19 Responses to Why Transportation And Walking Are Central To Discussions About ‘The Fattest People In The World’
by Paulina Essunger
Scott W. Atlas, a senior fellow at Stanford’s Hoover Institution, wants Americans to take responsibility for being “the fattest people in the world.”
Seems like a good idea: personal responsibility and accountability are important.
And Atlas is right about a lot of things: “the burden of obesity on the US health care system is at crisis levels (and it’s only expected to increase in coming decades); there is no silver bullet to solve [the obesity problem]; government policy can play a crucial role.”
Atlas points out:
Obesity, one of the most serious public health problems in America, has yet to be honestly discussed.
But in order to have that honest discussion about the obesity crisis, we’re going to have to stop ignoring the heavy animal in the middle of the room: the crisis in American walking.
It seems odd for someone who takes responsibility so seriously to say that increasing rates of obesity are “primarily due to overeating and insufficient exercise” without acknowledging a major factor leading to insufficient exercise: the changes in our transportation infrastructure that deprive us of opportunities for active transportation. Yet Atlas’ commentary ignores the elephant in the room.
We know that the less we use active transportation, the more obese we are. And we know that the more we use active transportation, the less obese we are.
However, factors that are outside the direct control of most individuals have dramatically changed how active we are in our daily lives, have led to the death of walking as a transportation option.
Back in 1951, Ray Bradbury had a foreboding of a society in which being a pedestrian would seem criminal. Compared to other wealthy nations, with obesity figures much lower than ours, we’re well on our way to making walking seem like a dangerous, radical-fringe idea.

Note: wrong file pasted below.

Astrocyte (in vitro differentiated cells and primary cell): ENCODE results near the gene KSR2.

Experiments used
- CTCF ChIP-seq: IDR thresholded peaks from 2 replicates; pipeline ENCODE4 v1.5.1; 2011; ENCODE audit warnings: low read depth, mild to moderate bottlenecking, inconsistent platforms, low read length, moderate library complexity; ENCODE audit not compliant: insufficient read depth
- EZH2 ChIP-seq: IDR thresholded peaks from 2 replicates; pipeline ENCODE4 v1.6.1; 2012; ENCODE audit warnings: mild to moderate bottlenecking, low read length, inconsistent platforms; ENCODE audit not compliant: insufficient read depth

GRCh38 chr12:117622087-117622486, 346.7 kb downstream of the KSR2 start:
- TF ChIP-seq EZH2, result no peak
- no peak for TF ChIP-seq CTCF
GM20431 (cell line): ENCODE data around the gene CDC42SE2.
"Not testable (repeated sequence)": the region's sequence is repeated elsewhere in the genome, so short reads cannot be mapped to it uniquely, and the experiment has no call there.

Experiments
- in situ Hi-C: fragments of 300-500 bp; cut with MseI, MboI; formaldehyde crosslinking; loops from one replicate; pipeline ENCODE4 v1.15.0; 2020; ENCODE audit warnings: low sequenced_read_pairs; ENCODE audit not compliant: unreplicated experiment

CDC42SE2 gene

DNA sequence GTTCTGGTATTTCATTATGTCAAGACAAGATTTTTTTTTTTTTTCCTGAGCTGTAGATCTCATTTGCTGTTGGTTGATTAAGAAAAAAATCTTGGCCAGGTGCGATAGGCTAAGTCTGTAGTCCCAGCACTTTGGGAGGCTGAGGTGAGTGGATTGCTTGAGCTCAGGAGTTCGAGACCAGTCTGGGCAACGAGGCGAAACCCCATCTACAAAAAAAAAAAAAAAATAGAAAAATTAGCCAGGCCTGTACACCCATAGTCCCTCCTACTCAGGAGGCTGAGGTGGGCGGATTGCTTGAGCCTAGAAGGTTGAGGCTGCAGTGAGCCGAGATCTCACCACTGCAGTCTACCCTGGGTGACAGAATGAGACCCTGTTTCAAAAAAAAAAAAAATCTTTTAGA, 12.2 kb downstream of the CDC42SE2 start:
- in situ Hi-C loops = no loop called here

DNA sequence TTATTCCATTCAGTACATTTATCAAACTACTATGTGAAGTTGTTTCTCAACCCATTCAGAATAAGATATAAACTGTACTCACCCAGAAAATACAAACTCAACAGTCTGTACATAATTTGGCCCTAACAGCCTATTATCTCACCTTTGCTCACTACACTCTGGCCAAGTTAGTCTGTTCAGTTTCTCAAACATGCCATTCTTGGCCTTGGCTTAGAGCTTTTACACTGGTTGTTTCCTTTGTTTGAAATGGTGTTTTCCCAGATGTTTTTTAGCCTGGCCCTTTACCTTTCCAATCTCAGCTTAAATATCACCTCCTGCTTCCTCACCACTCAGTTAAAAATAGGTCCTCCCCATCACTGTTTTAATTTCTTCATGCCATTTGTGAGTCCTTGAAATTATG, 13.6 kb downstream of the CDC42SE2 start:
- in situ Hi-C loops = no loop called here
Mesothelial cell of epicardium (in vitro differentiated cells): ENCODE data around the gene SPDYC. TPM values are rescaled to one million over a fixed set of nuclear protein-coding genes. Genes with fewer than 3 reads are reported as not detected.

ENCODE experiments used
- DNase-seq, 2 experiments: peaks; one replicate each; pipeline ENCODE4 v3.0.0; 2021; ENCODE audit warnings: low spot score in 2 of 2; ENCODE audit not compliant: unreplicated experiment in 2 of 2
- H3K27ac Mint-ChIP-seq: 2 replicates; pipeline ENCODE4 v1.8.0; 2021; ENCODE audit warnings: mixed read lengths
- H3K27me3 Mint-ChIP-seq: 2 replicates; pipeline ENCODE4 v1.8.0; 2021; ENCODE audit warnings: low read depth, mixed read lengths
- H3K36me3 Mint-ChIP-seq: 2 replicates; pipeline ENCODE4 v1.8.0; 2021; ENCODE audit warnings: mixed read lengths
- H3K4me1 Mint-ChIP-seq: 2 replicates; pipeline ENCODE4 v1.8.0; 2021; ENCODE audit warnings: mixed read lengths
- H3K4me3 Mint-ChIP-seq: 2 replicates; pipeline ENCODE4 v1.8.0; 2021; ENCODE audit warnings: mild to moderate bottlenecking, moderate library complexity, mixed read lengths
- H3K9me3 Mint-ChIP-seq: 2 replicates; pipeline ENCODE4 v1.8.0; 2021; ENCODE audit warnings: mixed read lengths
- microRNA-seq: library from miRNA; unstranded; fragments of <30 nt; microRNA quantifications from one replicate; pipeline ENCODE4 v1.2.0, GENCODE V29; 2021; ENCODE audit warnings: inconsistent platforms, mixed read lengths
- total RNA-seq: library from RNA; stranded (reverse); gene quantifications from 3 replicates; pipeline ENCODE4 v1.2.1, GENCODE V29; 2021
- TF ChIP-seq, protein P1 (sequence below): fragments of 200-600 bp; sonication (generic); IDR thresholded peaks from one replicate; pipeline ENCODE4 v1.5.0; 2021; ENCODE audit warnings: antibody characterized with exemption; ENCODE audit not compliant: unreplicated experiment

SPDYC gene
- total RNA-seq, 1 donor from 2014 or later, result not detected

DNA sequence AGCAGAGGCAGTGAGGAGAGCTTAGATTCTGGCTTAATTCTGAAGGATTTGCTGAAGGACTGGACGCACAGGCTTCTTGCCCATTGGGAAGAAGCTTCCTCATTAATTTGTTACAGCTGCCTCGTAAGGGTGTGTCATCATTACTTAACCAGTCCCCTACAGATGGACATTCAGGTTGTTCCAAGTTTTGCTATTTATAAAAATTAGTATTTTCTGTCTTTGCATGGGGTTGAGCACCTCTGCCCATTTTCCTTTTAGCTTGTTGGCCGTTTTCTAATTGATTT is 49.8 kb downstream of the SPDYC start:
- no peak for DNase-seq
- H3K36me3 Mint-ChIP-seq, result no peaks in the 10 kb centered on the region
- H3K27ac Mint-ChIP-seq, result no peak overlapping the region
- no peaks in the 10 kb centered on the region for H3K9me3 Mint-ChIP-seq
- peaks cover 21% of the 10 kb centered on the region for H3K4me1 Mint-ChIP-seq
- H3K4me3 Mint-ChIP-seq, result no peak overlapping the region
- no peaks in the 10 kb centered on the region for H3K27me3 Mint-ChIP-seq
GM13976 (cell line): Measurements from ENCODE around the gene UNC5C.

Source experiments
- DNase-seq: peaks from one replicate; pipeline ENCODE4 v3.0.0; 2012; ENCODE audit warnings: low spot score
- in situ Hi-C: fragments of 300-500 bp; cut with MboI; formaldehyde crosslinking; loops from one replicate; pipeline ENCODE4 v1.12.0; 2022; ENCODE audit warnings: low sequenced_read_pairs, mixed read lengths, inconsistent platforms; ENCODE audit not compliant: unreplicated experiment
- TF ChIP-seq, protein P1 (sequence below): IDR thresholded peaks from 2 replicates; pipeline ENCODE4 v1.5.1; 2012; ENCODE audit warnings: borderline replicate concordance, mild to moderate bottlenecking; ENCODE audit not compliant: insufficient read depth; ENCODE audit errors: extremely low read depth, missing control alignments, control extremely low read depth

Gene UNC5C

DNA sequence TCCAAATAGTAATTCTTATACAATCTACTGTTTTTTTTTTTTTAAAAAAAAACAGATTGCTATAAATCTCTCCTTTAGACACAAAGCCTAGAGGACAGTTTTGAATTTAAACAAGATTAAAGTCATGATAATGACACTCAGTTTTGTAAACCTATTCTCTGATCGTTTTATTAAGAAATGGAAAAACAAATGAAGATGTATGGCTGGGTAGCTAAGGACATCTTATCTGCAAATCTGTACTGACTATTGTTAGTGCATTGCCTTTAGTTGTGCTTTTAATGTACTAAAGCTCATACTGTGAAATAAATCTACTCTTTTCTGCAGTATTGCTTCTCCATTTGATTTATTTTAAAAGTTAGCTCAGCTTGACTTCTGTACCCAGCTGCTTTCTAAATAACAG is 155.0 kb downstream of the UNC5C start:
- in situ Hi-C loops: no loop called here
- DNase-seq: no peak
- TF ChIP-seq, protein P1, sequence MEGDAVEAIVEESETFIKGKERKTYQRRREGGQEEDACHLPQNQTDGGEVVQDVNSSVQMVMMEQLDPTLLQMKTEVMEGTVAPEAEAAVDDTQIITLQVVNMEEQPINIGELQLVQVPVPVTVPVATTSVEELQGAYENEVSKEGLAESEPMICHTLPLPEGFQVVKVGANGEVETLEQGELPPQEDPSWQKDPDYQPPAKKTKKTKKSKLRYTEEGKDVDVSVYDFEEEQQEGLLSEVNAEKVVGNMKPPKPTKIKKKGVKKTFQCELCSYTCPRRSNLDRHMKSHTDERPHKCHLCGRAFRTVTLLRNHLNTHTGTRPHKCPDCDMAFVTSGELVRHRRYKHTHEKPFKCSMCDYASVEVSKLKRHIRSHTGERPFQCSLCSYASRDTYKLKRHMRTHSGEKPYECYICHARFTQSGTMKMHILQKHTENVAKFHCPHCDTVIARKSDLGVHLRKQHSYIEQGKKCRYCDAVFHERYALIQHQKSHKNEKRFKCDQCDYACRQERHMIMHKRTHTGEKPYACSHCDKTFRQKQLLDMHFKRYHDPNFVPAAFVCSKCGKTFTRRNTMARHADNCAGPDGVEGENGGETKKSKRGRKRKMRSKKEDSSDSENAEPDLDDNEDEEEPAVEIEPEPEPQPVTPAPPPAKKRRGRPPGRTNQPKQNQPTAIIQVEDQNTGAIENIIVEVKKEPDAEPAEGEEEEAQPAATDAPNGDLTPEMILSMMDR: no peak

Atlas says: “the most effective message government and society can send is to hold individuals accountable for their decisions.” He means hold individuals accountable for their—our—decisions about what they—we—eat and how active we are. But in the context of working to reverse obesity trends and their immense human and monetary costs, here’s another top level decision we are accountable for: our decision whether to let our elected officials—government—know that we are holding them accountable for their decisions.
Yes, let’s have an honest discussion about being the “fattest people in the world.” Every day, “decision makers” make transportation infrastructure and planning decisions that favor cars over people, decisions that make walking and biking—walking or biking to real public transit options, to work, to school, to the store—come to seem more and more…radical. It is indeed time we took responsibility for these and for the full range of consequences they entail. Let’s take some personal responsibility and make sure we as a society make the decisions that instead favor people over cars, favor transportation infrastructure built around the human scale.
Paulina Essunger is a science editor/writer who specializes in climate change. This piece was originally published at 350.org Vermont and was reprinted with permission.